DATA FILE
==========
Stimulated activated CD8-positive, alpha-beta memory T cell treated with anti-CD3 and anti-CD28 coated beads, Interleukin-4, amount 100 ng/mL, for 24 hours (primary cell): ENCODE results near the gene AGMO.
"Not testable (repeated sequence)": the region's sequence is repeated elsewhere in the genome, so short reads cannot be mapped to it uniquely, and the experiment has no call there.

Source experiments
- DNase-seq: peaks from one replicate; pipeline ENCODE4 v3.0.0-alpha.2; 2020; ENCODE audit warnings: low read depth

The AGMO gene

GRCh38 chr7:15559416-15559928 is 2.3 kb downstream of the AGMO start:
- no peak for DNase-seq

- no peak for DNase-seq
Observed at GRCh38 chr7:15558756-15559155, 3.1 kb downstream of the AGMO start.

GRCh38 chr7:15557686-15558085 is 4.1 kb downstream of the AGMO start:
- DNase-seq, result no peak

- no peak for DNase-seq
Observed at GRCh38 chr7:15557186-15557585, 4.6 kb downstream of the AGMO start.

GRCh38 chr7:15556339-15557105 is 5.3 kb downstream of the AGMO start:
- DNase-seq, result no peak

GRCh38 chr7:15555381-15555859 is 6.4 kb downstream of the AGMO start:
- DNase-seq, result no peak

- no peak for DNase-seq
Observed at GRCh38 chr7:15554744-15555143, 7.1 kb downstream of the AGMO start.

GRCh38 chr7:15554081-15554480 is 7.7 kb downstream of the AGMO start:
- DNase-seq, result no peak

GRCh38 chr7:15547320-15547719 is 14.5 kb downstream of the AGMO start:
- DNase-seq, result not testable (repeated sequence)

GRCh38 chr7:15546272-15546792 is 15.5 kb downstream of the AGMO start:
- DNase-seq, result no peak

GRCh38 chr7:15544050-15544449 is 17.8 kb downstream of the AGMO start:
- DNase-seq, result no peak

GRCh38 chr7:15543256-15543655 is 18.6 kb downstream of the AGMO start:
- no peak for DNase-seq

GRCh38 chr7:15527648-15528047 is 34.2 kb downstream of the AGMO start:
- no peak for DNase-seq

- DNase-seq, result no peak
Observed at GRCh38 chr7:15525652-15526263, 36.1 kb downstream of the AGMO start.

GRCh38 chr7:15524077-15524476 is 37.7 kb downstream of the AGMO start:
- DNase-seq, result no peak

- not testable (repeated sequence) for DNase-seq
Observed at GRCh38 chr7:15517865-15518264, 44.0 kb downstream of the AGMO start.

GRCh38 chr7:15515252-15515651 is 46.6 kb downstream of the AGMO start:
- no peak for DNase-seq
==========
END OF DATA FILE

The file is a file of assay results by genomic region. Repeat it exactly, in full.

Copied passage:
Stimulated activated CD8-positive, alpha-beta memory T cell treated with anti-CD3 and anti-CD28 coated beads, Interleukin-4, amount 100 ng/mL, for 24 hours (primary cell): ENCODE results near the gene AGMO.
"Not testable (repeated sequence)": the region's sequence is repeated elsewhere in the genome, so short reads cannot be mapped to it uniquely, and the experiment has no call there.

Source experiments
- DNase-seq: peaks from one replicate; pipeline ENCODE4 v3.0.0-alpha.2; 2020; ENCODE audit warnings: low read depth

The AGMO gene

GRCh38 chr7:15559416-15559928 is 2.3 kb downstream of the AGMO start:
- no peak for DNase-seq

- no peak for DNase-seq
Observed at GRCh38 chr7:15558756-15559155, 3.1 kb downstream of the AGMO start.

GRCh38 chr7:15557686-15558085 is 4.1 kb downstream of the AGMO start:
- DNase-seq, result no peak

- no peak for DNase-seq
Observed at GRCh38 chr7:15557186-15557585, 4.6 kb downstream of the AGMO start.

GRCh38 chr7:15556339-15557105 is 5.3 kb downstream of the AGMO start:
- DNase-seq, result no peak

GRCh38 chr7:15555381-15555859 is 6.4 kb downstream of the AGMO start:
- DNase-seq, result no peak

- no peak for DNase-seq
Observed at GRCh38 chr7:15554744-15555143, 7.1 kb downstream of the AGMO start.

GRCh38 chr7:15554081-15554480 is 7.7 kb downstream of the AGMO start:
- DNase-seq, result no peak

GRCh38 chr7:15547320-15547719 is 14.5 kb downstream of the AGMO start:
- DNase-seq, result not testable (repeated sequence)

GRCh38 chr7:15546272-15546792 is 15.5 kb downstream of the AGMO start:
- DNase-seq, result no peak

GRCh38 chr7:15544050-15544449 is 17.8 kb downstream of the AGMO start:
- DNase-seq, result no peak

GRCh38 chr7:15543256-15543655 is 18.6 kb downstream of the AGMO start:
- no peak for DNase-seq

GRCh38 chr7:15527648-15528047 is 34.2 kb downstream of the AGMO start:
- no peak for DNase-seq

- DNase-seq, result no peak
Observed at GRCh38 chr7:15525652-15526263, 36.1 kb downstream of the AGMO start.

GRCh38 chr7:15524077-15524476 is 37.7 kb downstream of the AGMO start:
- DNase-seq, result no peak

- not testable (repeated sequence) for DNase-seq
Observed at GRCh38 chr7:15517865-15518264, 44.0 kb downstream of the AGMO start.

GRCh38 chr7:15515252-15515651 is 46.6 kb downstream of the AGMO start:
- no peak for DNase-seq